A View From Saint Peter’s Square

the-mendota-beacon
u/" class="creditline">KELLY BULLA
The Mendota Beacon
U

VATICAN CITY — I got home from spring break in the Amalfi coast today around 4:30 and ran down to St. Peter's square as soon as I could. I walked around for an hour or so, took in the scene of so many people gathered, praying, hearing songs and prayers of different languages every few steps or so. I had my camera, of course, and took a few pictures to remember the event, but i don't think i'll be needing the pictures to remember tonight.

After an hour or so, I called my roommate Cecile and asked her to bring a rosary so i could pray while i waited for news. I found a group of seminarians singing "Laudate dominum" and joined in for a while, then sat down with my candle and waited for Cecile. She arrived shortly afterwards, and we continued to wait for news. After two hours and no update, we walked around the square to take in the scene a little more, and then saw the massive line of news cameras.

Walking by, many of them turned to film the candle in my hand, as it provided a good visual for thier newscasts, and after a while we got stopped for interviews. As more people caught on to the fact that we spoke english, we did more and more interviews, until around 9 when cecile left for dinner. At that point there was still no update, but the cardinals had gathered outside the basilica to lead the crowd in prayer. I went back into the square and finished praying a rosary with the 10,000 other people in the piazza. At the end of the rosary, I heard the cardinal leading the prayer say something about 21:37 and going to the house, and then there was a respectful applause among the crowd. I finally worked up the courage to ask the woman next to me, "Che cosa ha detto?" "E morto," she said. "alle nove e trenta sette."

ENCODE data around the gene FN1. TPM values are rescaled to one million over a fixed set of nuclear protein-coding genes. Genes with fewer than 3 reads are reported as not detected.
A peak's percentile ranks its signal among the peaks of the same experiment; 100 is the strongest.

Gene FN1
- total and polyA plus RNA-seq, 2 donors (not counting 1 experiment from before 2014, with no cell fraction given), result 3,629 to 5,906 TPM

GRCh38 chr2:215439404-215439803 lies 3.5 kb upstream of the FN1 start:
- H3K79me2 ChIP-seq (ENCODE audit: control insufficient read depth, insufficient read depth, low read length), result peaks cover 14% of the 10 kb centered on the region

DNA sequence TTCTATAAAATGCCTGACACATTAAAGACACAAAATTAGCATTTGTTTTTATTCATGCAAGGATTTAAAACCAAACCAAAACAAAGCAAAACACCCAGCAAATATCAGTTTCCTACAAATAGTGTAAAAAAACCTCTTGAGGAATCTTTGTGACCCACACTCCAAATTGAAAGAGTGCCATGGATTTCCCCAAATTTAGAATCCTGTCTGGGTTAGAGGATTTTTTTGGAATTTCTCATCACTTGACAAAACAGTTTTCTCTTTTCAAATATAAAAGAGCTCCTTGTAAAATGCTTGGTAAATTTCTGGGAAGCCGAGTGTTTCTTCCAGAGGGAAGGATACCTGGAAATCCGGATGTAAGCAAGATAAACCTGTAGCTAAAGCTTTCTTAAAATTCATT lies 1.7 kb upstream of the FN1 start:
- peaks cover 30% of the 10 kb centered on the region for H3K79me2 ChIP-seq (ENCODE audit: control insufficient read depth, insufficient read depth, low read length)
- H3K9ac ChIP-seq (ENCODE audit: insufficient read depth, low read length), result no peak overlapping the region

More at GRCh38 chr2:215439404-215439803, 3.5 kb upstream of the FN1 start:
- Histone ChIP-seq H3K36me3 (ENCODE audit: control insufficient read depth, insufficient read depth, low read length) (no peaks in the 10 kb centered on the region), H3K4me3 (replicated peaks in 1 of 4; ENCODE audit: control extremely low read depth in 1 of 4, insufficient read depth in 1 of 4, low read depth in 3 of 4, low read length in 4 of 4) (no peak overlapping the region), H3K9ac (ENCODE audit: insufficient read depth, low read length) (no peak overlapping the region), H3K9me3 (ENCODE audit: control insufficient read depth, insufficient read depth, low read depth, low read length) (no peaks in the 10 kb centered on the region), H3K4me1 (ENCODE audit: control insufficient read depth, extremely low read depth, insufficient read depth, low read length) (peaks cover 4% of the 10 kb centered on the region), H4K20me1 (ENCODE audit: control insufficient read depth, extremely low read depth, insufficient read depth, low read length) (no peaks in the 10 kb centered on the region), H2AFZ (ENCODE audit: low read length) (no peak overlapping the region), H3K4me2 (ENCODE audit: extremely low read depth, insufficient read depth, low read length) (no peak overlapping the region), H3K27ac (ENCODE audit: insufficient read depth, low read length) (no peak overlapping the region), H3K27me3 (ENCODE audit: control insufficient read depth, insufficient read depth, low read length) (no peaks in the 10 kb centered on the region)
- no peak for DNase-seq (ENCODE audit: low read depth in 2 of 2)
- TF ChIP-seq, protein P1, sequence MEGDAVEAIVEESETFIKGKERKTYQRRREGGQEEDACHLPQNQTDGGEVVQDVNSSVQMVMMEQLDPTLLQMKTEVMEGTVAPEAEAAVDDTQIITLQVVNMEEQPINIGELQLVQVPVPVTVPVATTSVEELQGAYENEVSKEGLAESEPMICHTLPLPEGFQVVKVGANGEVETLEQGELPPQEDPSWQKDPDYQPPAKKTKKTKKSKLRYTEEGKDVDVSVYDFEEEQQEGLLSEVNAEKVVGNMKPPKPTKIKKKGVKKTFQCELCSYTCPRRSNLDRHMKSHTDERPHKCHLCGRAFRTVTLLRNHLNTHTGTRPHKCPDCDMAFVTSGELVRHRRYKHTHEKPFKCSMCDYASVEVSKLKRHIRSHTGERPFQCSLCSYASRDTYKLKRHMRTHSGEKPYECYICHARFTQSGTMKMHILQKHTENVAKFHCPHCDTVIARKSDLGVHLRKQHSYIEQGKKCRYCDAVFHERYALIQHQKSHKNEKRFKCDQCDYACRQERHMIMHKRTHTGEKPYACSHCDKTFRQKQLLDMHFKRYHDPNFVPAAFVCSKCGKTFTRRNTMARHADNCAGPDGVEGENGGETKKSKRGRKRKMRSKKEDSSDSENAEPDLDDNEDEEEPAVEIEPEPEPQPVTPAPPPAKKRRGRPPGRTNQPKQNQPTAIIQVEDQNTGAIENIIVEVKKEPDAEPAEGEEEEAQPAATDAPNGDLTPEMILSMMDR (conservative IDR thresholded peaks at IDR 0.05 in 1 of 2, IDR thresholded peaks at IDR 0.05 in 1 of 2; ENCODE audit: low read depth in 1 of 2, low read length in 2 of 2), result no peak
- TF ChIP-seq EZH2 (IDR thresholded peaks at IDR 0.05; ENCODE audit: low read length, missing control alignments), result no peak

He died, at 9:37. I, along with half of the crowd, got down on my knees and prayed another decade of the rosary for him. The candle still burned in front of me, like lingering hope.

I left the praying mass in the piazza to call my family and find out if they'd heard or not, and sure enough, they'd found out an hour before I had. I was accosted by reporters again, this time looking for thoughts "after the death," and did a few more interviews, and then went back in the piazza to pray another rosary. This time, the bells of St. Peter’s rang throughout the entire prayer, mourning the passing of a great man, a great leader, a great example of Christ's love in this world. After another hour of prayer or so, I made my way through the ever increasing mass of people and left the square, six hours after I'd entered it earlier that evening.

I stopped to get some gelato on my way home, and pondered the question that had been asked of me so many times that evening with cameras shoved in my face:"Are you sad?" For JP2? No. I'm more glad for him than anything right now. He's spent his entire life working towards this night. This is his moment of glory. After 26 years of service (and then some, before he was pope) to the people of this world, he has finally received his reward. Right now, he is in the one place everyone in this world truly desires to be: paradise with our Father, our Creator, our Savior.

The last hours of his life were spent drowning himself in scripture, with thousands just outside his window praying unceasingly for him. What a way to go. So no, I'm not sad for him. I'm estatic for him. I'm sad for the church, I'm sad for the world, and I'm concerned for the future and what it brings. But my prayer tonight is one of thankfulness for a life well lived by an example for all, and desire for God's will to be fulfilled in the coming days. So after a long day, and a longer evening, filled with expectation, prayer, inquiry, and once in a lifetime events,

I'm off to my resting place, knowing fully that JP2 is secure in his. And I'm certain that I won't need the pictures to remember the evening of April 2, 2005.